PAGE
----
Miami Beach - South Beach: Wolfsonian-FIU
The Wolfsonian Building, at 1001 Washington Avenue, was built in 1927 by Robert and Patterson. The 3-story, Spanish Baroque style structure originally served as a storage facility for Miami Beach's winter residents. In 1936, architect R.M. Little added a plainer, two-story addition. By 1987, philanthropist and collector Mitchell Wolfson Jr., owner of the world's largest private collection of decorative and propaganda arts, began storing his collection here. By 1993, architects Hampton & Kearns retrofitted and expanded the building an additional two stories and one bay to the east, converting it into the Wolfsonian Museum of Decorative and Propaganda Arts. Opened to the public in 1995, the Wolfsonian collections comprise approximately 120,000 objects from the period of 1885 to 1945—the height of the Industrial Revolution to the end of the Second World War—in a variety of media including furniture; industrial-design objects; works in glass, ceramics, and metal; rare books; periodicals; ephemera; works on paper; paintings; textiles; and medals.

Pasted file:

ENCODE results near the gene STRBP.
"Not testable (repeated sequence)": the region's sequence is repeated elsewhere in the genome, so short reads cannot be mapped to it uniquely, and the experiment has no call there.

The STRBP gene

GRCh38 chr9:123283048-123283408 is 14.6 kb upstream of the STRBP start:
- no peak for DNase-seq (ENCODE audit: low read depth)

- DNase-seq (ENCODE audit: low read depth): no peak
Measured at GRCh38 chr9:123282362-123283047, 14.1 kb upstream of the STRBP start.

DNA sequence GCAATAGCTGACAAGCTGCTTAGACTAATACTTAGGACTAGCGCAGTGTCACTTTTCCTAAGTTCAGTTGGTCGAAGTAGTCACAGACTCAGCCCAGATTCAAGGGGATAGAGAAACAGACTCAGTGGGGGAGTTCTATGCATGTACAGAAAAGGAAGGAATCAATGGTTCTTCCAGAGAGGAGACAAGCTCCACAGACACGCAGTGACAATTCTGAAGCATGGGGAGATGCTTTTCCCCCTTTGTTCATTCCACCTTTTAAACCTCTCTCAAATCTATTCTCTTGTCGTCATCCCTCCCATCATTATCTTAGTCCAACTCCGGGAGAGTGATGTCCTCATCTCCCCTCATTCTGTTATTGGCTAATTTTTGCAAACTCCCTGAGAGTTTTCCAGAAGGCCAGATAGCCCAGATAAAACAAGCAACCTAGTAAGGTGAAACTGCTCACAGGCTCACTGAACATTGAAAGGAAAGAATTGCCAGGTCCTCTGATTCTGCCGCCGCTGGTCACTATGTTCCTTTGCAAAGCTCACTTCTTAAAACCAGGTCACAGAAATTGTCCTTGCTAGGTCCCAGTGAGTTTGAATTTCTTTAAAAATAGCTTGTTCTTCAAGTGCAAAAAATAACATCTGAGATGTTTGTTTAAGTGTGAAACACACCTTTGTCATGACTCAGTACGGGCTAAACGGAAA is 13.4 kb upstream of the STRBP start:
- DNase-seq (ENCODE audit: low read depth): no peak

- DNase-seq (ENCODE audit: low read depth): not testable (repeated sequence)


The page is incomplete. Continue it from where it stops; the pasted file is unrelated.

The Miami Beach Architectural District, also known as Old Miami Beach Historic District, or the more common, Miami Beach Art Deco District, is roughly bounded by the Atlantic Ocean, Alton Road and Collins Canal/Dade Boulevard and 5th Street. With 960 vibrantly colored historic buildings, it contains the largest concentration of 1920s and 1930s resort architecture in the United States.
Miami Beach Architectural District #79000667 (1979)